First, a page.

Monoclonal gammopathy of undetermined significance (MGUS) occurs in 3-7% of the elderly population, with higher prevalence in renal failure patients, and is associated with a 25-fold increased lifetime risk for plasma cell myeloma (PCM), also known as multiple myeloma. Using the California State Inpatient, Emergency Department, and Ambulatory Surgery Databases components of the Healthcare Cost and Utilization Project (HCUP), we sought to determine if patients with MGUS who undergo solid organ allograft (n=22,062) are at increased adjusted relative risk (aRR) for hematological malignancy and other complications. Among solid organ transplant patients, patients with preexisting MGUS had higher aRR of PCM (aRR 19.46; 95%CI 7.05, 53.73; p<0.001), venous thromboembolic events (aRR 1.66; 95%CI 1.15, 2.41; p=0.007), and infection (aRR 1.24; 95%CI 1.06, 1.45; p=0.007). However, when comparing MGUS patients with and without solid organ transplant, there was decreased aRR for PCM with transplant (aRR 0.34; 95%CI 0.13, 0.88; p=0.027), and increased venous thromboembolic events (aRR 2.33; 95%CI 1.58, 3.44; p<0.001) and infectious risks, (aRR 1.44; 95%CI 1.23, 1.70; p<0.001). While MGUS increased the risk of PCM overall following solid organ transplantation, there was lower risk of PCM development compared to MGUS patients who did not receive a transplant. MGUS should not preclude solid organ transplant.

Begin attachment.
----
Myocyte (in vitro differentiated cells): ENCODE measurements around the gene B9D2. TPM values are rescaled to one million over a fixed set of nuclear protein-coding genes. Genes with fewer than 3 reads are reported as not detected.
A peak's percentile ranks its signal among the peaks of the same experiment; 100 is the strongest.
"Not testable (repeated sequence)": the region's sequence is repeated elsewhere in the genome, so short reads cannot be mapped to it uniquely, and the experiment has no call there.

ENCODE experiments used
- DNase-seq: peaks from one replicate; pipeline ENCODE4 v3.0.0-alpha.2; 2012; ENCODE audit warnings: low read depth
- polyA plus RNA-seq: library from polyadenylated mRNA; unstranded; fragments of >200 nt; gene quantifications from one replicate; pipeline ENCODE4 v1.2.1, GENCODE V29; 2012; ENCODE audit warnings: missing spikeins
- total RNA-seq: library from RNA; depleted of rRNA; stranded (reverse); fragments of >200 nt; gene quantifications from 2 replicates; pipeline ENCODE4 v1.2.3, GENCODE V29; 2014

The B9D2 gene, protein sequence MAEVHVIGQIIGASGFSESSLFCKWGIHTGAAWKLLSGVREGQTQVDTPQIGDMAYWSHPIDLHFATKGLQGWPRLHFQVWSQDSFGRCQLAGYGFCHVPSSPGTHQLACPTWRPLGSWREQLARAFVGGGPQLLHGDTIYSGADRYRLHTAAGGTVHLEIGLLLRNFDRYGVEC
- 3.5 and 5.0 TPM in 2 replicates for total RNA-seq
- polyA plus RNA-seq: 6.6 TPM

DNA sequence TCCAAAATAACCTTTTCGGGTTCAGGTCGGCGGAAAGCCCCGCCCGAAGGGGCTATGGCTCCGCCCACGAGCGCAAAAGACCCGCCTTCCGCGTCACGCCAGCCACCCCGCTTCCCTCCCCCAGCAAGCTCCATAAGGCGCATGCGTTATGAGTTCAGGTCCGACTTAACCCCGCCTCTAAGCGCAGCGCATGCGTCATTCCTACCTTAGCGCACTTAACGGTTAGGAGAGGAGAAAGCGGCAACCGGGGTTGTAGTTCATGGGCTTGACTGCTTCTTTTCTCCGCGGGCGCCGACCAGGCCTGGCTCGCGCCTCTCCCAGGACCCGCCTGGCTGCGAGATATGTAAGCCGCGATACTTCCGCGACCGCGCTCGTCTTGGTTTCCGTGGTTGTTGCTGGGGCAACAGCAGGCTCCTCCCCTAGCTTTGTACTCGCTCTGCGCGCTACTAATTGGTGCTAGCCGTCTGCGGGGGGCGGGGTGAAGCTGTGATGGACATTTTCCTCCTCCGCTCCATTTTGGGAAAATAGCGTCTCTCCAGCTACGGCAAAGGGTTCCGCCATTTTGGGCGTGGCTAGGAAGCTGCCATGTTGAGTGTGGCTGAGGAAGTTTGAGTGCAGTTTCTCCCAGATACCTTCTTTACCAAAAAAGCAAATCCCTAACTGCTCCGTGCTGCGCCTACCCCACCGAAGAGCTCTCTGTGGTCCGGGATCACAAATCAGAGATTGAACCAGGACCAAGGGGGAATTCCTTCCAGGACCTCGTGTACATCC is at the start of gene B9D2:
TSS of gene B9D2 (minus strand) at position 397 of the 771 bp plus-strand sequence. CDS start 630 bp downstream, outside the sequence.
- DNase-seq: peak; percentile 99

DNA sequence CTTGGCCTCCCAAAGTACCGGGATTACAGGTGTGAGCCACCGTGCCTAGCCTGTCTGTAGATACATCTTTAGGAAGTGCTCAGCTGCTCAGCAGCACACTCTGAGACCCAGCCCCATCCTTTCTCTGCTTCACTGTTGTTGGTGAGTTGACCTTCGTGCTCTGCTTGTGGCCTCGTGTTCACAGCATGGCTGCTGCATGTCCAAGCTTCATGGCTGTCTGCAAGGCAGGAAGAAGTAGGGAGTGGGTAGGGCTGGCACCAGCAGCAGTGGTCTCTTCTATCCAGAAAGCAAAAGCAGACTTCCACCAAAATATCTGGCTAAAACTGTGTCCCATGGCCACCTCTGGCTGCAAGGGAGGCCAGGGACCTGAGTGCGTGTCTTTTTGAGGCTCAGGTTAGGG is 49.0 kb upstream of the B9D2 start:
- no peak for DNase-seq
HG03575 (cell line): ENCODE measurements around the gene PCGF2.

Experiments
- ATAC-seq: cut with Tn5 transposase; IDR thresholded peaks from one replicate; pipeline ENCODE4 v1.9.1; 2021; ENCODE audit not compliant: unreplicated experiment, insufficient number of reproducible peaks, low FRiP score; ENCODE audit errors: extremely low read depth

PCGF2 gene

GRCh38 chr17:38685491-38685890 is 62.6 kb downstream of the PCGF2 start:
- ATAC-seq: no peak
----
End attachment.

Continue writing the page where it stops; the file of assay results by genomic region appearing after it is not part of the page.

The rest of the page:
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Alberto Reino Buelvas